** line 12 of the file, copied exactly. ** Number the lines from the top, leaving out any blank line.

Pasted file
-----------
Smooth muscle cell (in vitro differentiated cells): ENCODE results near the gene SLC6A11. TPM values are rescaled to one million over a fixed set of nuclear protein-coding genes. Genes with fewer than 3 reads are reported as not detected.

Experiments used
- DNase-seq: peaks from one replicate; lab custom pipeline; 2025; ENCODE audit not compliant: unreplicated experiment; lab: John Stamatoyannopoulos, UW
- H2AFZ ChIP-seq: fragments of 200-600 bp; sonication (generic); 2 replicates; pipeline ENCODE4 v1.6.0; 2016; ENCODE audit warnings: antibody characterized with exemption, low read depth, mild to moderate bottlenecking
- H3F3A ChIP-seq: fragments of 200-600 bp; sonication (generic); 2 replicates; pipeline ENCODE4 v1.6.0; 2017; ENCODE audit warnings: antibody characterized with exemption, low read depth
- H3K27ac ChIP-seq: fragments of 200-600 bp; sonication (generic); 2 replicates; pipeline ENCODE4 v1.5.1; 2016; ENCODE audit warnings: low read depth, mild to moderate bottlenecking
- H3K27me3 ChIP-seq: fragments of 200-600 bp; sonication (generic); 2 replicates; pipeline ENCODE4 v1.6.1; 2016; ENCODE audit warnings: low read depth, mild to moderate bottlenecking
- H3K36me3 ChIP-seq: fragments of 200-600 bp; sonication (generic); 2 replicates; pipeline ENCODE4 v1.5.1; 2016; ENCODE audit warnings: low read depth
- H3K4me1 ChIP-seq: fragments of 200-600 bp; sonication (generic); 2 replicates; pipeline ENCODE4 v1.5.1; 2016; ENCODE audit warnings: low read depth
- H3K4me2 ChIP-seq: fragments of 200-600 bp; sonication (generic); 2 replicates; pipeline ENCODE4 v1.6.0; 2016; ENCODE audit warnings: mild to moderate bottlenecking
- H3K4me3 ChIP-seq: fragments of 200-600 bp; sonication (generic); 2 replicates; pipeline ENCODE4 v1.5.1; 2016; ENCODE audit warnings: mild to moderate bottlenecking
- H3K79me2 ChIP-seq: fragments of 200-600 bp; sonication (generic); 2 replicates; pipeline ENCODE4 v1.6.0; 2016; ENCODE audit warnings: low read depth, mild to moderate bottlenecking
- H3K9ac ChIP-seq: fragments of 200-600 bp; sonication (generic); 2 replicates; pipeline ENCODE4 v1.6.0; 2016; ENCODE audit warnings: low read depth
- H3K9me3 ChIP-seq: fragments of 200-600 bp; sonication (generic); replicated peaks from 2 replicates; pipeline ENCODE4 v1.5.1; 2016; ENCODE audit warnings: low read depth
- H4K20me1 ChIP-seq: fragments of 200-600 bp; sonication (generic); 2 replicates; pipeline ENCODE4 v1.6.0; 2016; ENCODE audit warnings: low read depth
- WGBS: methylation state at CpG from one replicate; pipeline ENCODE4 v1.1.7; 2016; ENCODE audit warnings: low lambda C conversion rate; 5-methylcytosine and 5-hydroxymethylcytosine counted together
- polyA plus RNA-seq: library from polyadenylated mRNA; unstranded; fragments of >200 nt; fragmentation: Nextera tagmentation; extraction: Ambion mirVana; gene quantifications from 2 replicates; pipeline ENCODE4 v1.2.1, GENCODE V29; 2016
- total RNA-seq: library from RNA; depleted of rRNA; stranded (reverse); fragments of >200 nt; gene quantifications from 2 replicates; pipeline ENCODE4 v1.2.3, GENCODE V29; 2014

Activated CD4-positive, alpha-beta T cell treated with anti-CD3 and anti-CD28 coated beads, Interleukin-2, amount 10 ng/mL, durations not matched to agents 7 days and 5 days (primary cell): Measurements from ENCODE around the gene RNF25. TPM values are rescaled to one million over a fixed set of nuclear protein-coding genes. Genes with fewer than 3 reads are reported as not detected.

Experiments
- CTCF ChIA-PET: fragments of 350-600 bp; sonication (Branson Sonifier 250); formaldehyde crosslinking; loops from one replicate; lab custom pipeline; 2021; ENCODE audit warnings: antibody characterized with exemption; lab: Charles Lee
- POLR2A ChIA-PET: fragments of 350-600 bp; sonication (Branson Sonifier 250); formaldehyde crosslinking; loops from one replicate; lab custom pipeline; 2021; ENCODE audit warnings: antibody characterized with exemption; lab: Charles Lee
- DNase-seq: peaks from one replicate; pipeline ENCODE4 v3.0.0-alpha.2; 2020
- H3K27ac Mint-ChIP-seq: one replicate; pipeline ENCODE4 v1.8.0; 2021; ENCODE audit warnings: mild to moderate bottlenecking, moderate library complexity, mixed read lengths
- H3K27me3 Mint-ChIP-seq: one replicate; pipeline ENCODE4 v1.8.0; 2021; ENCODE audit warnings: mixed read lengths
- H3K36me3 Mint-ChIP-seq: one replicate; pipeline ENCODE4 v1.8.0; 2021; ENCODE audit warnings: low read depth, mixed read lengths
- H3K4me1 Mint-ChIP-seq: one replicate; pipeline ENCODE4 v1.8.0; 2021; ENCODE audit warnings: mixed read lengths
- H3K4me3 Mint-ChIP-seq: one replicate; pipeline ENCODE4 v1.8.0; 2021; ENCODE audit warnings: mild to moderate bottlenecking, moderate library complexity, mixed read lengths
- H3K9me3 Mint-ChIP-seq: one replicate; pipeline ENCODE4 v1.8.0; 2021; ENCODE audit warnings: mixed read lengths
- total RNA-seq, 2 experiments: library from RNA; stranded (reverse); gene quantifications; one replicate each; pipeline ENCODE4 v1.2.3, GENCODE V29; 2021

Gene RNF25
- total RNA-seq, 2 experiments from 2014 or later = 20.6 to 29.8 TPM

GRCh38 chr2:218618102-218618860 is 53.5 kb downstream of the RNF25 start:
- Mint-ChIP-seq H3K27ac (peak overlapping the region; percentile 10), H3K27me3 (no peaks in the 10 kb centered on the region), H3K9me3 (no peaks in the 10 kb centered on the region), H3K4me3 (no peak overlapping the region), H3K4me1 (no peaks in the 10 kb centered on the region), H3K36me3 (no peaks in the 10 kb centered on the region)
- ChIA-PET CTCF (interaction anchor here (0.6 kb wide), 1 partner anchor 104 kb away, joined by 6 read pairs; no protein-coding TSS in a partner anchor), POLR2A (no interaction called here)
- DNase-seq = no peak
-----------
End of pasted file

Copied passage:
- H3K79me2 ChIP-seq: fragments of 200-600 bp; sonication (generic); 2 replicates; pipeline ENCODE4 v1.6.0; 2016; ENCODE audit warnings: low read depth, mild to moderate bottlenecking